Let $G$ be finite and $H$ be a subgroup. We will show that the left cosets of $H$ partition $G$ and each coset has the same size.

1) Each element $g \in G$ belongs to the coset $gH$ since $g1=g$ and $1\in H$.

So every element lies in at least one coset.

2) We know show that each $g \in G$ lies in exactly one coset.

Suppose for a contradiction $g$ lies in more than one coset then $g \in aH$ and $g \in bH$ where $aH,bH$ are distinct left cosets. Then $g=ah_1$ and $g=bh_2$ so $ah_1=bh_2$ for some $h_1,h_2 \in H$.

Now $aH \subseteq bH$ since if $ah \in aH$ then $ah=bh_2h_1^{-1}h \in bH$. Likewise $bH \subseteq aH$ so $aH=bH$ a contradiction.

So each $g \in G$ lies in exactly one coset.

Hence the cosets form a partition of $G$.

3) For each $g \in G$ the coset $gH$ has the same order as $H$.

To see this establish a function $\phi:gH \rightarrow H$ by $\phi(gh)=h$. This is clearly a bijection.

So $|G|=\text{Number of cosets} \times \text{Size of each coset}=[G:H]|H|$ and so $|H| \mid |G|$.

Is this proof valid?

  • 1
    $\begingroup$ What do you mean "finite case"? Lagrange's theorem is only applicable to finite groups, since "divides the order" only makes sense when "order" is a number. $\endgroup$ – Adam Hughes May 26 '17 at 14:11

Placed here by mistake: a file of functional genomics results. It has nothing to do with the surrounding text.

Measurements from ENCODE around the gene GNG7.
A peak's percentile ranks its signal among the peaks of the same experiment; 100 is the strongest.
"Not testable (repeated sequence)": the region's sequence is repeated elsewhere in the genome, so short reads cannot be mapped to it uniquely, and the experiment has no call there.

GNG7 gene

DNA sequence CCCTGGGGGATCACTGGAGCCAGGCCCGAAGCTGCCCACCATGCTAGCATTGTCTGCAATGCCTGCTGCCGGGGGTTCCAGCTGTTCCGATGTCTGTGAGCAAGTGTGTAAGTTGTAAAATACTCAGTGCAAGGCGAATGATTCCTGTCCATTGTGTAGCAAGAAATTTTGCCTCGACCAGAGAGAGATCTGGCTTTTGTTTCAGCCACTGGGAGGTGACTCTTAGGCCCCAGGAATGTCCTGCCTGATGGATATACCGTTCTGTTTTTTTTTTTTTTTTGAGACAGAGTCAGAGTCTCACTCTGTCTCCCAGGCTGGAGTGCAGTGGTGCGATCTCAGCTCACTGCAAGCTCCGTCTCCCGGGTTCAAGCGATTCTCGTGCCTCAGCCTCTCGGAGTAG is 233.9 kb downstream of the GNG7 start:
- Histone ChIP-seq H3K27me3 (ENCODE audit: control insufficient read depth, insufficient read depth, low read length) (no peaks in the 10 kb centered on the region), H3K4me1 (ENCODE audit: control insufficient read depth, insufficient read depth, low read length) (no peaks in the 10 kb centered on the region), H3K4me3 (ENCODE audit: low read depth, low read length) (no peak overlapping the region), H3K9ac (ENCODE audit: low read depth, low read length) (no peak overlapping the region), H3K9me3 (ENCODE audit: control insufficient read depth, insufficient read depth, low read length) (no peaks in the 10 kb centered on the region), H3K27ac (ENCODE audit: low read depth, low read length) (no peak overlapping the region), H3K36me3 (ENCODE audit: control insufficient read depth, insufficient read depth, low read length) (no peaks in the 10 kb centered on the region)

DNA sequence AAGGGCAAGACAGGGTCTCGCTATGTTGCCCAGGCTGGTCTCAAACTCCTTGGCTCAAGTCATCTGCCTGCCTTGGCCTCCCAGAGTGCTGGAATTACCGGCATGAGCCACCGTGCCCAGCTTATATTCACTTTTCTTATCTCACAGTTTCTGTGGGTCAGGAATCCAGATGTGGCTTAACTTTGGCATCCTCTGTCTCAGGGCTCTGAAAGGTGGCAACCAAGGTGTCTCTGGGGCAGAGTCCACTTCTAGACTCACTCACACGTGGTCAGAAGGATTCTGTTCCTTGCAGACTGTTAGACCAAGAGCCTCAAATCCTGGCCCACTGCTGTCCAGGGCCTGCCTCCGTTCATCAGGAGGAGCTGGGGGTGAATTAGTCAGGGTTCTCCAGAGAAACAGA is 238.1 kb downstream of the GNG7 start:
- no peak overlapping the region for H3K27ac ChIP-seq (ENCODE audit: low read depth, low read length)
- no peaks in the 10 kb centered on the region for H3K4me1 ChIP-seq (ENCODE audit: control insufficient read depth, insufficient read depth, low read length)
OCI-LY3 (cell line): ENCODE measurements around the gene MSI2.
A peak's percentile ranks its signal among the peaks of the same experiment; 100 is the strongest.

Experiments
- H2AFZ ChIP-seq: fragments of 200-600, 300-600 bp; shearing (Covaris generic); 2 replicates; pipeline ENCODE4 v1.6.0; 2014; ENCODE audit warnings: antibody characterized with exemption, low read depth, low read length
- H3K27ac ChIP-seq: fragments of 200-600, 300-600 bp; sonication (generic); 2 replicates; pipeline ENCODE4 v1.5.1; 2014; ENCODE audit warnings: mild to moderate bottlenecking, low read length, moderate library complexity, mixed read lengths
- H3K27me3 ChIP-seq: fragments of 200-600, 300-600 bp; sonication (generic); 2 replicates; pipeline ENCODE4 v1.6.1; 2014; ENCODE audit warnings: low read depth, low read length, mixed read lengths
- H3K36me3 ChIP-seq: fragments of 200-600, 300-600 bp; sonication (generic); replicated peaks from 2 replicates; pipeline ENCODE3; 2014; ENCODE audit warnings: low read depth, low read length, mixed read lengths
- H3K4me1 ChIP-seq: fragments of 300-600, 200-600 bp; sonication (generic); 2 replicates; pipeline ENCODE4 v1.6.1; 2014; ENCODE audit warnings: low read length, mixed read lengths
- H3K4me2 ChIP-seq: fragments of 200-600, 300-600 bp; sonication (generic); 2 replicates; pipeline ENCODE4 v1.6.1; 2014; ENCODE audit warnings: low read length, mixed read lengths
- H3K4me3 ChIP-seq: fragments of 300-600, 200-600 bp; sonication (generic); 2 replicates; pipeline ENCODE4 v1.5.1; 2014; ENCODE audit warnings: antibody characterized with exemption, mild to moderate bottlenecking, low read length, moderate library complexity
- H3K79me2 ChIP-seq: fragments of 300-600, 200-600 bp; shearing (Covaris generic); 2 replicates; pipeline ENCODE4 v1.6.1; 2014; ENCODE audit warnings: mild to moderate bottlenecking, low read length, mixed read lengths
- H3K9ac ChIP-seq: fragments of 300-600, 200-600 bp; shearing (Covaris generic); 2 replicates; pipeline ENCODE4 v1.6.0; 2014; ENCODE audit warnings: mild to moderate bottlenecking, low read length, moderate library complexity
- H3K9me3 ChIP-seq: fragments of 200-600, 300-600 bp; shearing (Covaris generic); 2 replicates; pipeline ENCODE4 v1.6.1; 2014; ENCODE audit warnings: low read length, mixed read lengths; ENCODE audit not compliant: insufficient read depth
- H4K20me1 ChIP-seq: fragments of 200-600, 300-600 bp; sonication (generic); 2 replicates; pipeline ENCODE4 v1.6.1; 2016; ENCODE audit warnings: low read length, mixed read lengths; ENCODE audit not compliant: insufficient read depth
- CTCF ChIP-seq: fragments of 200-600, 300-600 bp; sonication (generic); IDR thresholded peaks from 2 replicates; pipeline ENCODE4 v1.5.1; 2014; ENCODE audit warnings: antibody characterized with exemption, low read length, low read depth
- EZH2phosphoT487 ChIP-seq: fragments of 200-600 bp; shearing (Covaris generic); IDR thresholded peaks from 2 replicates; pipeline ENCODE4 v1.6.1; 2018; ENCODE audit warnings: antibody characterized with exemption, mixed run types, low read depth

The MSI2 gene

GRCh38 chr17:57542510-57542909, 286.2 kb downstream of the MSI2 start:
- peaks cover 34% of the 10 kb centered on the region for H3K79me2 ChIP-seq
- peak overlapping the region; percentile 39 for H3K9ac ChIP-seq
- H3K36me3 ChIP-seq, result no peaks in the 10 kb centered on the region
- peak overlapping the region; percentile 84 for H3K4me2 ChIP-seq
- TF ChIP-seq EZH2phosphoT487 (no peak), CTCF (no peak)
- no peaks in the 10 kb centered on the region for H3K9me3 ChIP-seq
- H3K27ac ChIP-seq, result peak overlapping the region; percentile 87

• $\begingroup$ There's just a small issue with your argument that $aH\subseteq bH$. You wrote $ah = bh_2h_{1}^{-1}$, where I think it should be $ah = bh_2h_{1}^{-1}h$. $\endgroup$ – James May 26 '17 at 14:22
  • $\begingroup$ By finite case I meant there is some kind of extension that the index is infinite for infinite groups. $\endgroup$ – Ben B May 26 '17 at 15:36
  • $\begingroup$ @James Yes you are correct that was just a mistake when writing it out. Is everything else sound though? Thanks! $\endgroup$ – Ben B May 26 '17 at 15:37
  • $\begingroup$ Everything sounds good to me. Though it may be easier to justify the last point by considering $\phi : H\to gH$ defined by $\phi(h)= gh$. It would then be easier to justify that :1. It is well-defined, 2. It is bijective $\endgroup$ – Maxime Ramzi May 26 '17 at 17:08

To summarise the comments . . .

Your proof is fine, except that I recommend you consider $$\begin{align} \varphi: H&\to gH \\ h&\mapsto gh, \end{align}$$

then justify that $\varphi$ is a well-defined bijection; it's much easier than your $\phi$.

Also, Lagrange's Theorem only applies to finite groups.

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